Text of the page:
Verzuh provides a unique account of how, in Trail, this clash of CCF-CP forces was beaten back or moderated, a Steelworker raid on the Mine-Mill local dominating the late 1940s and early 1950s. Central roles were played behind the scenes by a leader of the Women’s Department of the Communist Party, Becky Buhay, while on the ground, in Trail, women in Mine-Mill’s Ladies Auxiliary, Local 131, worked ceaselessly to defeat the Steelworkers’ raid. Local 480’s support of a left-wing CCF political candidate, H.W. “Bert” Herridge, displaced some of the anti-communist hyperbole, demonstrating that Mine-Mill’s leaders were not entirely consumed by sectarian animosities. Herridge, who returned the favour by refusing to repudiate Local 480’s leadership as nefarious reds, was of course then assailed for his ostensible communist sympathies. As Mine-Mill in Trail hung on, beating back the Steelworker raid, its capacities to counter the bosses in these years were no doubt hampered by incessant anti-communism and the disruption unleashed by the mainstream labour movement. The Red leadership of Mine-Mill survived, “albeit watered down by the Cold War” (p. 230).

Murphy, an irascible character whose larger-than-life presence in Trail registered in negotiated contracts that secured workers wage gains and improved conditions, was both respected and at times vilified. His personal foibles (and they were legendary) were never far from the surface of local knowledge, at the same time that they were usually put aside when the chips were down with employers.

In 1966-1967, under the direction of the Communist Party, Murphy and a cohort of stalwart followers in Local 480 negotiated the merger of Mine-Mill and the Steelworkers, securing for themselves, as well, positions (and lucrative pensions) in the previously reviled USWA bureaucracy. Many Mine-Mill loyalists opposed this reconciliation of the two trade union foes, and at gatherings into the 1980s Communists who orchestrated the fusion would be greeted with howls of derision from militants who resented the about-face, the epithet “Steel Hog” flung at them with verbal vitriol.

Ron Verzuh

Verzuh, the labour journalist, takes no side in this longstanding war, be it in the way of analysis or politics. He stands with the workers and the outcomes they lived with, recounting this old time labour history of the smelter wars in Trail with the ultimate insistence that their significance lies in the extent to which they “helped shape a community and influence a movement” (p. 246).

It is hard to deny that, but difficult, as well, to leave the story there. As Verzuh notes in a brief epilogue “a labour history that seriously embraced some form of socialism as the better road to progressive social change” might well play a role in rekindling “the spirit of struggle and resistance that Mine-Mill Local 480 displayed in Trail so many decades ago” (p. 251). Given the current state of the labour movement, it is no longer possible, if it ever was, to simply pose the issue as one of for/against unionism. Rather, as Smelter Wars makes abundantly clear, even if it tends to shy away from the difficult answers, being for trade unionism, as necessary as that is, does not address what kind of labour movement, a necessary institution of defence for workers, is desired, what types of organizations of working people offer possibilities for advancing social justice. The old time labour anthem, Pete Seeger’s “Which Side Are You On?” has, for decades, been complicated by the stark reality that the fight to secure collective bargaining rights for workers is but the beginning: “Come all you good workers,/ Good news to you I’ll tell/ Of how the good old union/ Has come in here to dwell.” Beyond this start, however, lie layers of differentiation. What kind of union? Which politics will guide it? How is struggle to be sustained? Can workers’ lives at their places of employment be made better at the same time as their lives outside of such workplaces are addressed in ways that improve humanity’s prospects in our current age of seemingly relentless, impending catastrophe? These and many other questions are left open-ended in this study, whose value lies in bringing to the fore a riveting chapter in old time labour history.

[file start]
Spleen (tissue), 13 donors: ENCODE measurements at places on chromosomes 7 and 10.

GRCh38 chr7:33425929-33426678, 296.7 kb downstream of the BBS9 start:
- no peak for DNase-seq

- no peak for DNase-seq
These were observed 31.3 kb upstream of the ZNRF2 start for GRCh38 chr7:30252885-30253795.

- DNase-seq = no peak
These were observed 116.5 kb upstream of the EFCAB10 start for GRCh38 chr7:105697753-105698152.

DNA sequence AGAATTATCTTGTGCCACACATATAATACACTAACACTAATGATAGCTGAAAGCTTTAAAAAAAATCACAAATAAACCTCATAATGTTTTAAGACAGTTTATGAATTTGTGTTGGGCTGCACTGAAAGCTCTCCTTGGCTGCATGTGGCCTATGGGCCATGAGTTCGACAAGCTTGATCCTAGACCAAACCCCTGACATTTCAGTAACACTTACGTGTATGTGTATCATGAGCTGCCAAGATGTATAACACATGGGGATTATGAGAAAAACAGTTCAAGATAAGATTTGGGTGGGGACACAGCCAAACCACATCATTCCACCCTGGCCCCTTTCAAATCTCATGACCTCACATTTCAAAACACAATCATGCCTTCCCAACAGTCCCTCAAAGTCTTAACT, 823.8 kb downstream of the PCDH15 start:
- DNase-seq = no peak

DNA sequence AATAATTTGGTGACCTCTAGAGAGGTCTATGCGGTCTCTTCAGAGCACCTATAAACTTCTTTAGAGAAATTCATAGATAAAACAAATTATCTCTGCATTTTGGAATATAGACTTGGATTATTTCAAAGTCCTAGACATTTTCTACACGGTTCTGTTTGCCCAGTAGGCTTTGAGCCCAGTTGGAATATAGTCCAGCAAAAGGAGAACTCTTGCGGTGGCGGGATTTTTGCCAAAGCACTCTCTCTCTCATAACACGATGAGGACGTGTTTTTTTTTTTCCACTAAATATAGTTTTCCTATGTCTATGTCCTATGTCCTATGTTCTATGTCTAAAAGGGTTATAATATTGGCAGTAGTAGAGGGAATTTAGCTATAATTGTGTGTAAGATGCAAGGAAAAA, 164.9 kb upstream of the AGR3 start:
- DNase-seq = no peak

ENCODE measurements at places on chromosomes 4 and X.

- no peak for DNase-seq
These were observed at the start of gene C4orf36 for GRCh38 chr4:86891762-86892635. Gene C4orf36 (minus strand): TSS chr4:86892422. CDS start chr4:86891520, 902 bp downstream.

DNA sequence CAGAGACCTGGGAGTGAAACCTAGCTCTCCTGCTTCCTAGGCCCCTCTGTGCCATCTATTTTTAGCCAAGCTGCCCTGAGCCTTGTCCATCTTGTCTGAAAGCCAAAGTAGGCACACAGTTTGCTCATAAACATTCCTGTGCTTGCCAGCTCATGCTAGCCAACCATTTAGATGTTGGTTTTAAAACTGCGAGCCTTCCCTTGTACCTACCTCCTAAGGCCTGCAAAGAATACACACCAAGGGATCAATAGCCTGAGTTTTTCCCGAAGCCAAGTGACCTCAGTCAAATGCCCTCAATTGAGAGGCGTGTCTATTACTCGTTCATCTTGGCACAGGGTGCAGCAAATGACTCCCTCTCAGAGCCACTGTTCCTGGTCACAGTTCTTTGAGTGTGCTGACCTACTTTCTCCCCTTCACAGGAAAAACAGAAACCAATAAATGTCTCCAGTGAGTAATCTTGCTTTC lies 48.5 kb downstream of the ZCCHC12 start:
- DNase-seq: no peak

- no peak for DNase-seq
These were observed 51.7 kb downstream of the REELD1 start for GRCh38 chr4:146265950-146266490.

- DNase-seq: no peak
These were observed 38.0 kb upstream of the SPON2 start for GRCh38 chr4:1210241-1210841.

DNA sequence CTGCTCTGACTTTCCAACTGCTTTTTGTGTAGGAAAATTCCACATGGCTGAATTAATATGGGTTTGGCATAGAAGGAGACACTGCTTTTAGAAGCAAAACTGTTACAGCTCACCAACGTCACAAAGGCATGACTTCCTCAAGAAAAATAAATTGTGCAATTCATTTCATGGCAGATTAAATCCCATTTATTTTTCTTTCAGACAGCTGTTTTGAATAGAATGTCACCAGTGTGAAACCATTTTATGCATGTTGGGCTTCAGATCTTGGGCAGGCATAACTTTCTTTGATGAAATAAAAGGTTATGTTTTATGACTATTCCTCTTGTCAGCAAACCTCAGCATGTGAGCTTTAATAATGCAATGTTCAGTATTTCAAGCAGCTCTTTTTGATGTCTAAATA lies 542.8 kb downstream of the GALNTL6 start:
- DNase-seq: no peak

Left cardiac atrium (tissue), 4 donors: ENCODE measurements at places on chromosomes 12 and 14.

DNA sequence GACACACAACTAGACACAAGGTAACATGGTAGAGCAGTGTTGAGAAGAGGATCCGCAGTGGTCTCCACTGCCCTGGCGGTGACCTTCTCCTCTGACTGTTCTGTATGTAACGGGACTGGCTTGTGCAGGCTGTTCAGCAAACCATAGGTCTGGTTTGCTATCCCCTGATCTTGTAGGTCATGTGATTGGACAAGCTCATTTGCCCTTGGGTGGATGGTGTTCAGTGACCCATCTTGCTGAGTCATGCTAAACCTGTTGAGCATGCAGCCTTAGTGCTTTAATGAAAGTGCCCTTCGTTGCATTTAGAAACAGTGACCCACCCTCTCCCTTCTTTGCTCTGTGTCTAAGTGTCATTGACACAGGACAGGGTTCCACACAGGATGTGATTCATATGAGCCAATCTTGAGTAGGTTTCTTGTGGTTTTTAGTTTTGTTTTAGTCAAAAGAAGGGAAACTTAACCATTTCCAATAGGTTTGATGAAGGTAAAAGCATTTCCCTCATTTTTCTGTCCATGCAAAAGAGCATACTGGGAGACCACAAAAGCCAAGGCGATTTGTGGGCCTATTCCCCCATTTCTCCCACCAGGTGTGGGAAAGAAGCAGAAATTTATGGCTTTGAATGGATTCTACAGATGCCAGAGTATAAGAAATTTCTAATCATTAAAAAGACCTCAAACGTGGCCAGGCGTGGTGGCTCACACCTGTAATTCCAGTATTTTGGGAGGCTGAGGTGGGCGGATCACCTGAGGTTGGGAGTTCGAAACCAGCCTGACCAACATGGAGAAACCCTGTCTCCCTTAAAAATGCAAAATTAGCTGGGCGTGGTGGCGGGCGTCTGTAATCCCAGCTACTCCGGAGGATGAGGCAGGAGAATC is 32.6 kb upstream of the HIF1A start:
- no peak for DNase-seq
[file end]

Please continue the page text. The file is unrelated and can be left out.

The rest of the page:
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Bryan Palmer at 36 Tavistock Place, London, where Lenin lived in 1908

Bryan D. Palmer, a historian of labour and the left, is the author or editor of 25 books in these areas of inquiry, including Solidarity: The Rise and Fall of an Opposition in British Columbia (Vancouver: New Star, 1987). He is former editor of Labour/ Le Travail (1997-2018), and a past Canada Research Chair in the Canadian Studies Department at Trent University (2001-2015). Palmer lives in Warkworth, Ontario. His most recent publication is James P. Cannon and the Emergence of Trotskyism in the United States, 1928-1938 (Leiden and Boston: Brill, 2021). Editor’s note: Bryan Palmer also reviewed On the Line: A History of the British Columbia Labour Movement, by Rod Mickleburgh (Harbour Publishing, 2018) for The British Columbia Review.

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The British Columbia Review

Publisher and Editor: Richard Mackie

Formerly The Ormsby Review, The British Columbia Review is an on-line journal service for BC writers and readers. The Advisory Board consists of Jean Barman, Wade Davis, Robin Fisher, Cole Harris, Hugh Johnston, Kathy Mezei, Patricia Roy, Maria Tippett, and Graeme Wynn. Provincial Government Patron (since September 2018): Creative BC. Honorary Patron: Yosef Wosk. Scholarly Patron: SFU Graduate Liberal Studies.

“Only connect.” – E.M. Forster

Modern view of Cominco smelter at Trail. Photo by Leola Verzuh